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Meta fined a record $1.3bn for EU data transfers to the US

Meta has been hit with a record $1.3bn fine for transferring the Facebook data of EU citizens to the US despite security risks. Is Mark Zuckerberg’s burgeoning social media enterprise already reaching last-chance saloon territory?

To summarise the current Meta situation in Gen Z terms, there’s only one phrase that springs to mind: ‘common L’.

Mark Zuckerberg’s burgeoning social media enterprise is looking more like a strange social experiment by the day. Just how badly can someone misread a room and continue to attract investment in the billions?

Beset by an odd vision, premature enthusiasm for VR, and failure to present a tangible product outside of showcases, Meta’s latest setback comes in the form of data privacy reparations – something the Facebook CEO is all too familiar with already.

A ruling by Ireland’s Data Protection Commission, on behalf of Europe, has ordered Meta to stop transferring the Facebook data of EU citizens to the US.

A record $1.3bn fine is to be paid for failing to ‘address the risks to the fundamental rights and freedoms’ of the social network’s European users (established under the GDPR protocol).

Warned last year that the EU data conduit would need to be cut, Meta claimed such a play would force it to shut down Facebook and Instagram. Failing to be moved by empty threats, EU politicians called Meta’s bluff.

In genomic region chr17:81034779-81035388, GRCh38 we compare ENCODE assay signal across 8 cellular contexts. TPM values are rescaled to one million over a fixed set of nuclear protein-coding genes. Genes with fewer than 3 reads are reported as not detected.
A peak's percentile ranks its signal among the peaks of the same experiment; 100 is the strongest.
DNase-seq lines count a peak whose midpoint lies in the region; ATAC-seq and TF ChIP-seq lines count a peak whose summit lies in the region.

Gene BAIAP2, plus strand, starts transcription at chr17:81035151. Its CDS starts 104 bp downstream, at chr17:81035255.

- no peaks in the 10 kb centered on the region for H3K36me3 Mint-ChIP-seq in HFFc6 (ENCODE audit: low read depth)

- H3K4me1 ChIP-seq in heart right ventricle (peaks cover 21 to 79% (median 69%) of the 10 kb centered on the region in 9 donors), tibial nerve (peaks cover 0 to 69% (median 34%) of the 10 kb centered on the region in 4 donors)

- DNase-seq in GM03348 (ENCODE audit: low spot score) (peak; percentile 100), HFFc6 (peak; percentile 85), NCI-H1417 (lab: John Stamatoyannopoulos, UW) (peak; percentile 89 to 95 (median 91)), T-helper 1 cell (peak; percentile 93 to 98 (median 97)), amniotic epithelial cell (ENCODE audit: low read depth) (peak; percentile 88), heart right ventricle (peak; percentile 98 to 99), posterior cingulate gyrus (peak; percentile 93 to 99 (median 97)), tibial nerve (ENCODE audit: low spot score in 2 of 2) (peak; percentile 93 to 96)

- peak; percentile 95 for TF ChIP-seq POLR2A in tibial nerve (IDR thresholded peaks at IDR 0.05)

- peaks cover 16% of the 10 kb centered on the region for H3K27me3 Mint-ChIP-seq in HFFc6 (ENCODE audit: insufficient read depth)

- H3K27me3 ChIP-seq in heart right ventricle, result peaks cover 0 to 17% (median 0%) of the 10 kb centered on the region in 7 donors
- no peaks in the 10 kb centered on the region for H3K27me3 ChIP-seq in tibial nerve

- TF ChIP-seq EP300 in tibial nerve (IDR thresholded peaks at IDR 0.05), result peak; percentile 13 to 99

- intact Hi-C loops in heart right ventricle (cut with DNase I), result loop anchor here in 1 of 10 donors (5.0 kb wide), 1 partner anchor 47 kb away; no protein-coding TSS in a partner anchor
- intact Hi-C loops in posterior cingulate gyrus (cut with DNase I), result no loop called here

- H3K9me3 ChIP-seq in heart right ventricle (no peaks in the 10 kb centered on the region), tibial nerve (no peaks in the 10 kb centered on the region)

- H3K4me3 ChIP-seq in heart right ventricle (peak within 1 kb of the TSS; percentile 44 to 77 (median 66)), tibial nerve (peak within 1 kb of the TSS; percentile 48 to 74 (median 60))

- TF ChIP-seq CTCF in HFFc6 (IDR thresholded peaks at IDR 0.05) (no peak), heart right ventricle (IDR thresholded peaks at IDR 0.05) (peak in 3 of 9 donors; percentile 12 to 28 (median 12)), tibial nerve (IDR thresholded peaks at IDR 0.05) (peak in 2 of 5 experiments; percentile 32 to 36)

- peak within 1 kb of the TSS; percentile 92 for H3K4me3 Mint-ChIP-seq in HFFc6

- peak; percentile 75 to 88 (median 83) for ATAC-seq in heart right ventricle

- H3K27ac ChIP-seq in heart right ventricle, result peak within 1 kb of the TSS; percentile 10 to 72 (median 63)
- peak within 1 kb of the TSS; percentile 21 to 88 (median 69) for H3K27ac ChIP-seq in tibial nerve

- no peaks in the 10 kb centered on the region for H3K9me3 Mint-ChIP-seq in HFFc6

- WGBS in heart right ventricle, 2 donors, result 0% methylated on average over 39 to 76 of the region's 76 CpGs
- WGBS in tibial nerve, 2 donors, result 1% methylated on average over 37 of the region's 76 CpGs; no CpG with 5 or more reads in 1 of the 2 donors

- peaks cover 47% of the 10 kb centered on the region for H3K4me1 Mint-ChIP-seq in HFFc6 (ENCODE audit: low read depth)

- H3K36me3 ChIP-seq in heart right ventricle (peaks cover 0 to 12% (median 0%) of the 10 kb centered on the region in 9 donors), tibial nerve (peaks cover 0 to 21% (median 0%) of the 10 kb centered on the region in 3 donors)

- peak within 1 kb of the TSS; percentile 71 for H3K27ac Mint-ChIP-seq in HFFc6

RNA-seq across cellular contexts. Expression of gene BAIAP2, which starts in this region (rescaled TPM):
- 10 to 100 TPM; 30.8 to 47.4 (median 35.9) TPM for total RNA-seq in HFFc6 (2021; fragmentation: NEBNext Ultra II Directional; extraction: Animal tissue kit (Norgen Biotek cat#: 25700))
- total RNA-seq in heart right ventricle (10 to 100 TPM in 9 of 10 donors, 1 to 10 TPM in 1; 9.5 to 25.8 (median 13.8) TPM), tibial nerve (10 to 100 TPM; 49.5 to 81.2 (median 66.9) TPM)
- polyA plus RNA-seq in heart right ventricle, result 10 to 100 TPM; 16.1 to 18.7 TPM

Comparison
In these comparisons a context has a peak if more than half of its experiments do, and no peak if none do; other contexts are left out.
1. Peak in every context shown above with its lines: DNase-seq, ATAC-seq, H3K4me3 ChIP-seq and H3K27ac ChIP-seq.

‘Meta cannot just blackmail the EU into giving up its data protection standards,’ asserted policy-maker Axel Voss.

Assuming the position of blind-sighted victim, Facebook had in-fact cunningly hopped at the chance to transfer masses of user data a year prior while ignoring protocol.

A previous safety framework called the ‘Transatlantic Pact’ had been declared invalid in 2020, following revelations that US surveillance programs had still been circumventing protections and scraping data from overseas.

With the floodgates opened by a legal technicality, Facebook shunned any sense of fair play and resumed sending EU data to bulk out its commerce arm in the US.

We now know this was in lieu of grander ambitions to create Meta and the ultimate virtual marketplace built on targeted ads and user data – an aim which is now under threat.

Feeling the strain, Nick Clegg, Meta’s chief legal officer, has announced the company will be appealing the decision. Describing the fine as ‘unjustified and unnecessary,’ he warned of the harm that the order may cause to the ‘millions of people who use Facebook every day.’

Facebook aside, though, there are several caveats which benefit Meta. The ruling only applies to Facebook, meaning increased volumes of Instagram and WhatsApp data could be transferred to compensate for its hiatus.

In the immediate future, Facebook also has a five month ‘grace period’ before it has to legally stop transfers from the EU – which may not even be reached, should the EU and US successfully negotiate a new framework for the movement of user data this summer.

As we eluded at the start of the article, perhaps the most significant knock will be to Meta’s already waning reputation then.

The days of Facebook being a defining social media platform were long gone anyway, but Meta can’t buy a slice of positive PR before getting off the ground either.